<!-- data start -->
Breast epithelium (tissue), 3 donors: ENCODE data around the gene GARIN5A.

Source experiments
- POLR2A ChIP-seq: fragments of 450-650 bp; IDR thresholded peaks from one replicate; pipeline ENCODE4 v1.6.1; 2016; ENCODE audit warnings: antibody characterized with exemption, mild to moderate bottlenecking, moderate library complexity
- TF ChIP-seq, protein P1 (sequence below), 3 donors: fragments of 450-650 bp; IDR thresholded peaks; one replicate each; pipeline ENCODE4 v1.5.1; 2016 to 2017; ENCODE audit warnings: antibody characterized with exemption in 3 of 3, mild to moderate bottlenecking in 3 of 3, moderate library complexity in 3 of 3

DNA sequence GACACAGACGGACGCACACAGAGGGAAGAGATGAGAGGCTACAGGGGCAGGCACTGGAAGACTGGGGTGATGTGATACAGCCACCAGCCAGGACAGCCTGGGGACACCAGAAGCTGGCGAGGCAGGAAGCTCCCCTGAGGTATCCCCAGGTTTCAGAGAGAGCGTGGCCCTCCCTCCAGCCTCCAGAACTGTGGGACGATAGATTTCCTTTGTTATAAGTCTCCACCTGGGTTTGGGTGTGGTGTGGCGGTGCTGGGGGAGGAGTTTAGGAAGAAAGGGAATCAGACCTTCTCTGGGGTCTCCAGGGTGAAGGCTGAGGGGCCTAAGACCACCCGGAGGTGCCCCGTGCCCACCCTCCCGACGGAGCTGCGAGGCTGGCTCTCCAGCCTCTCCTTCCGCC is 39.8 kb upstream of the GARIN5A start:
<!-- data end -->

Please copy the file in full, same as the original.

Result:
Breast epithelium (tissue), 3 donors: ENCODE data around the gene GARIN5A.

Source experiments
- POLR2A ChIP-seq: fragments of 450-650 bp; IDR thresholded peaks from one replicate; pipeline ENCODE4 v1.6.1; 2016; ENCODE audit warnings: antibody characterized with exemption, mild to moderate bottlenecking, moderate library complexity
- TF ChIP-seq, protein P1 (sequence below), 3 donors: fragments of 450-650 bp; IDR thresholded peaks; one replicate each; pipeline ENCODE4 v1.5.1; 2016 to 2017; ENCODE audit warnings: antibody characterized with exemption in 3 of 3, mild to moderate bottlenecking in 3 of 3, moderate library complexity in 3 of 3

DNA sequence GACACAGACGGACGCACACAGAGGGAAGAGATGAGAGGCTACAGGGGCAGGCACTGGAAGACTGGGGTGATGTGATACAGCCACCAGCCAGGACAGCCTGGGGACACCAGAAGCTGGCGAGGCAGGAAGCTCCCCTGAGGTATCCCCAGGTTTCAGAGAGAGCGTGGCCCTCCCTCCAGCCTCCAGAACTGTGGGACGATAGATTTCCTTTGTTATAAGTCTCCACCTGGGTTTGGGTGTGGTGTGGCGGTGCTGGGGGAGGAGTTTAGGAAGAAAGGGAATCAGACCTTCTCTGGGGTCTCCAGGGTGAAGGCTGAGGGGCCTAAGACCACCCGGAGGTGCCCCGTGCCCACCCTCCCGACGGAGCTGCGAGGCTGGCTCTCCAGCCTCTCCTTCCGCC is 39.8 kb upstream of the GARIN5A start: